In honour of 2018’s Meat Free Week (September 24-30) We asked leading naturopath and blogger, Gemma Davis, co-author of The Compassionate Kitchen, for her top tips on eating sustainably.
- Reduce Meat Consumption – or even better – go completely plant-based
Animal agriculture is responsible for 18 percent of greenhouse gas emissions – more than the combined exhaust from all transportation. It is also the leading cause of species extinction, ocean dead zones, water pollution, and habitat destruction – including rainforest destruction. The amount of freshwater and land needed to grow feed for the 70 billion animals we raise for meat, is simply not sustainable. We could feed a lot more people on plants with far less resources. Did you know that a person who follows a vegan diet produces the equivalent of 50 percent less carbon dioxide, uses 1/11th oil, 1/13th water, and 1/18th, land compared to someone who eats meat? Eating plant-based is one of the most affective changes you can make to live more sustainably.
- Shop Locally
It takes a lot of fuel and refrigeration to transport food across states and countries, which is carbon-intensive. If you eat locally you can eliminate or significantly reduce this, because your food has less distance to travel, thereby using less fuel, and it will be fresher. When shopping at the supermarkets, choose the apple from your country, rather than the other-side of the world, and do this with as many of the foods you can. You can also shop locally by purchasing your food from farmers’ markets, where you can connect with your local farmers, learn about what is in season and support them directly.
- Reduce Your Food Waste
It is estimated that 1.3 billion tonnes (roughly 1/3) of food produced for humans gets thrown away and wasted every year. It requires many resources to grow and transport this food so when it is wasted, we are majorly squandering water, land and energy. It is estimated that eight percent of greenhouse gases are caused by food waste. We can reduce our food wastage by planning meals, shopping smartly and buying only what you need. Get creative with preparing leftovers and by using the food that ends up at the bottom of the fridge. A huge amount of the waste also happens before the vegetables and fruit even gets to the shelves because of our want for the “perfect” looking food. Australian primary producers are forced to dump up to 60 percent of the nation’s annual fresh fruit and vegetable crop simply because it doesn’t look perfect enough. We can combat this by supporting supermarkets initiatives of selling “wonky fruit” or the “imperfect” vegetables and demonstrate our desire to waste less.
- Eat More Organic or Pesticide-Free
Organic food is free of pesticides, fungicides, and herbicides that are all used in conventional methods of farming. These chemicals are sprayed onto crops to kill organisms, such as insects and fungi but the problem is that these poisons don’t just affect the targeted ‘pests’. They run off into waterways, pollute the air and change the structure of the soil. Pesticides also are detrimental to biodiversity and affect wildlife either directly or indirectly through food and water contamination – they mess with delicately balanced ecosystems the environment needs. Lessen the resulting impact by reducing foods grown with pesticides and chemicals and purchase organic where possible. To become certified organic costs money, so sometimes smaller farms still work sustainably without pesticides without getting certified – which is another benefit of the farmers market -so you can find them! The good news there though, is that most certifying bodies now have a scale of certification, which is based on the annual turnover of the company. The smaller the turnover, the fewer fees they pay to become certified.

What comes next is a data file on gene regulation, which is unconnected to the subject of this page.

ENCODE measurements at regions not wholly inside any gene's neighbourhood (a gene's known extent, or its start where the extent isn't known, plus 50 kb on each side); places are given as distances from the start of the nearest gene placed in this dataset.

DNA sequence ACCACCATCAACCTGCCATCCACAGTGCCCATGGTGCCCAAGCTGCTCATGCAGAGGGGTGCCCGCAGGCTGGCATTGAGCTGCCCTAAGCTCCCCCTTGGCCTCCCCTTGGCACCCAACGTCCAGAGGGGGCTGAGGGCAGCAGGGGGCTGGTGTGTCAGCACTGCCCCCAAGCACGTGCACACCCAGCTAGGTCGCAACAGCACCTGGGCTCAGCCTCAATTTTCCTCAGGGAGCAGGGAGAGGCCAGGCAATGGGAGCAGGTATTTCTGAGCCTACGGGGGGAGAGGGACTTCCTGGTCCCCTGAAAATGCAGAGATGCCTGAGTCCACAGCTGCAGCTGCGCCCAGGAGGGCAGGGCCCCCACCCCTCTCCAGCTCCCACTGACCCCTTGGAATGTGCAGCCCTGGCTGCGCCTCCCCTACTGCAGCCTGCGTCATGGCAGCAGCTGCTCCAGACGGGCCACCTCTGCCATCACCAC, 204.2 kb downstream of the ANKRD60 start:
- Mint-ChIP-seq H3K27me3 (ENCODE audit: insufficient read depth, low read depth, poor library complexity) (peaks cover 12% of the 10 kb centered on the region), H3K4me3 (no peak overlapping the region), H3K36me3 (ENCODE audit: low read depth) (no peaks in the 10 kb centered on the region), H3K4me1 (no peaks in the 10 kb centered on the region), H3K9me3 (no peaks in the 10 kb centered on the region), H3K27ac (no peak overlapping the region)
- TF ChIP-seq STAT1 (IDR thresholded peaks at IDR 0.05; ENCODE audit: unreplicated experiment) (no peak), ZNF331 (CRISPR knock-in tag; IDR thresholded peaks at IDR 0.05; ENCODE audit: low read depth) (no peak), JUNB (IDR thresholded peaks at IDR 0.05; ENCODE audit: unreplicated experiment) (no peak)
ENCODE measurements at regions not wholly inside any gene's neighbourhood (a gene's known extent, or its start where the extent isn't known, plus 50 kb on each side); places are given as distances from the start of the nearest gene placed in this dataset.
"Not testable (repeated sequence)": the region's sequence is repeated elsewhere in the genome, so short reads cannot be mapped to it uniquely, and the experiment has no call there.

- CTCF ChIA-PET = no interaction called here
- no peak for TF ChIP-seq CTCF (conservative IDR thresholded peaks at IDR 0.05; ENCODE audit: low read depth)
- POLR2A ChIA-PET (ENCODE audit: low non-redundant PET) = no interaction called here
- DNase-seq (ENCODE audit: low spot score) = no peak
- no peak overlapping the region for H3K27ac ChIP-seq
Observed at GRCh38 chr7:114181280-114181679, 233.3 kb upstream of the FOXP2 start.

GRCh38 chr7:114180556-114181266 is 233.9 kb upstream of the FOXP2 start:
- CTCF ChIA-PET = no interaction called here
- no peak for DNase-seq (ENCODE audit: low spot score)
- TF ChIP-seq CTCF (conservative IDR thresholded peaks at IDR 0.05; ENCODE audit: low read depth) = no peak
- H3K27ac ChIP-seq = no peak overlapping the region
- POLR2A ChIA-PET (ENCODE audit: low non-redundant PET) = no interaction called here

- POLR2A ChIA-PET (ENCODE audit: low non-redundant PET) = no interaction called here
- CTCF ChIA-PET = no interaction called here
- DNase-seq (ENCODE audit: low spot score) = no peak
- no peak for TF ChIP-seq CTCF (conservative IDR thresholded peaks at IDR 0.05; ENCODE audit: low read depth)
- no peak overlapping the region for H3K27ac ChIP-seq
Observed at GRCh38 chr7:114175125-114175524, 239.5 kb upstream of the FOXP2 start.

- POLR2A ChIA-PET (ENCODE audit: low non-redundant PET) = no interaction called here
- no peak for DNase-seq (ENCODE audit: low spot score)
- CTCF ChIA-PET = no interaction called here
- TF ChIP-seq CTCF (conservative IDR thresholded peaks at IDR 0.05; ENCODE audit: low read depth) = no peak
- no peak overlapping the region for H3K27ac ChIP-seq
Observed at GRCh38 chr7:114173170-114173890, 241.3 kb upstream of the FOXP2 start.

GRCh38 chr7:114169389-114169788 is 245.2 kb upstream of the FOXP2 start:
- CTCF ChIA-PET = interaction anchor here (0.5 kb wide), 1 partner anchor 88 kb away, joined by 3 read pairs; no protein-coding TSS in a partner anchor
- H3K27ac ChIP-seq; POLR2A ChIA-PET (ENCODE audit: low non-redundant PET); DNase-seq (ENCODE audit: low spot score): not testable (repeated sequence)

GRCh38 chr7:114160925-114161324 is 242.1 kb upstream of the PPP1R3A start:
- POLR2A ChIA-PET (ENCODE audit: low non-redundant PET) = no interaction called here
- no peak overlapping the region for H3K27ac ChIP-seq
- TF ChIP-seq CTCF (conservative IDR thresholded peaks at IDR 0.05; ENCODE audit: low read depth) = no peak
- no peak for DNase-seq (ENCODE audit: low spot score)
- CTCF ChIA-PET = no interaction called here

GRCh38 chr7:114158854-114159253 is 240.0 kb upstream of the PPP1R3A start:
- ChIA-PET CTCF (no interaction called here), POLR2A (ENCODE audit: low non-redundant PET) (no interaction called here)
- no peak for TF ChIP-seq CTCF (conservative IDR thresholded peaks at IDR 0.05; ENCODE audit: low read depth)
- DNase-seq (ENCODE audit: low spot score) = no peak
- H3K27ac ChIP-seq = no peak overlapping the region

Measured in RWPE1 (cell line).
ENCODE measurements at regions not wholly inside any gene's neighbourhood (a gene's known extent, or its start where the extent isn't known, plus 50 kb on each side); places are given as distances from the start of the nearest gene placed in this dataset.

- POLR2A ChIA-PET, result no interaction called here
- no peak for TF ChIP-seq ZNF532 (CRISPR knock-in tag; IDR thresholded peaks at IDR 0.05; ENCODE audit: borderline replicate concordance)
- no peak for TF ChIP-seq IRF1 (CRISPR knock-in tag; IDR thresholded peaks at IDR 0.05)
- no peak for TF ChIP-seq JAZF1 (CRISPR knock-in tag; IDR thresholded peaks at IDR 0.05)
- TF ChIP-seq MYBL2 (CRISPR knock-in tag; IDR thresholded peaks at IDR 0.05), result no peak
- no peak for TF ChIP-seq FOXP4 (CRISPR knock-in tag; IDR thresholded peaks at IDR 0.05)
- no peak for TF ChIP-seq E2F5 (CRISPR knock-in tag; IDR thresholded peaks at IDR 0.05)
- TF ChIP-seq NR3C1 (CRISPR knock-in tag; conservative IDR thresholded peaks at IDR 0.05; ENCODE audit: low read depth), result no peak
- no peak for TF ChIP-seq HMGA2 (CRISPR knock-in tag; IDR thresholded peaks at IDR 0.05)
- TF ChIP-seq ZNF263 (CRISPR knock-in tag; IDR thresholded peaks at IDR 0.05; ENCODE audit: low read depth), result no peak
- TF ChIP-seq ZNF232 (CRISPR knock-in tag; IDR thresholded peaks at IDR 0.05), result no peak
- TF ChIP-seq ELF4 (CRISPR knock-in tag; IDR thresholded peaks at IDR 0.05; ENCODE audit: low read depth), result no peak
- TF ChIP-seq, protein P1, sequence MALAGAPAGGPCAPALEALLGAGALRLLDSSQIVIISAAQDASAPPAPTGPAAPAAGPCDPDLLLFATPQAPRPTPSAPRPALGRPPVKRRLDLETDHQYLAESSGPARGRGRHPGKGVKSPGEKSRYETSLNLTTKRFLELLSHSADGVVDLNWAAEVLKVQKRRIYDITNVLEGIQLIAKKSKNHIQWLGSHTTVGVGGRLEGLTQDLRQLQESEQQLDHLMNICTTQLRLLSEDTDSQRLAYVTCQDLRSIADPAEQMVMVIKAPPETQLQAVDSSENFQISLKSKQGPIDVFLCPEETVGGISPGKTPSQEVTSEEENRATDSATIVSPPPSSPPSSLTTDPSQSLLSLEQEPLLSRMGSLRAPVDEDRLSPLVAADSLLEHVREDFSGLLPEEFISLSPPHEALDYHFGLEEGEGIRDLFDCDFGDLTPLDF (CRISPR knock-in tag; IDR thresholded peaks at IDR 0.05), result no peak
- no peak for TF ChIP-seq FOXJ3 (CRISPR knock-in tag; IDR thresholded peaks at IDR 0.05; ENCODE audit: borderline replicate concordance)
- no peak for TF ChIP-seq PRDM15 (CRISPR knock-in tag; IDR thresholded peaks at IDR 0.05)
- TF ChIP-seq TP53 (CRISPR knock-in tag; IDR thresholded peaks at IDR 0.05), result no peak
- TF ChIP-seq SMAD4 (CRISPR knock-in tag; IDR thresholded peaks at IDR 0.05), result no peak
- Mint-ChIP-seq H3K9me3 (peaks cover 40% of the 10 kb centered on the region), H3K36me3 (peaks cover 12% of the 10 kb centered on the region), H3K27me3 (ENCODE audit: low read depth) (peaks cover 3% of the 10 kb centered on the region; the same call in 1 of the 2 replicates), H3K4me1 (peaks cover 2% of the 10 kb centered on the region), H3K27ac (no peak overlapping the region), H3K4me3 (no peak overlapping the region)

- Plant your own Veggies and Herbs
There is nothing quite like harvesting your own herbs and vegetables and creating a magnificent meal from them. If you don’t have a big backyard, or if you live in an apartment, visit your local garden centre to check out the vertical veggie garden kits they offer. Even picking fresh herbs from your windowsill helps the cause!
About the Author
After 30 years of working in Australian media, Shonagh is one of Australia’s busiest and most in-demand beauty, health, travel and lifestyle writers.
As a health and lifestyle journalist and consultant, Shonagh has worked closely with international wellness experts and icons, including Dr. Sandra Cabot, Therese Kerr and Miranda Kerr.
In other aspects of her work, she has travelled the world reviewing wellness retreats and luxe holiday destinations, and she has interviewed and written feature articles on some of the world’s best love celebrities, including Sting, Elle McPherson, Pamela Anderson, Simon Baker, Kylie Minogue, Gwen Stefani, Tina Arena, Heather Graham and many more.
She currently lives in the NSW Southern Highlands with her four dogs (three Siberian Huskies and one Maltese Cross), where she grows her own veggies and advocates ending Factory Farming and animal cruelty.
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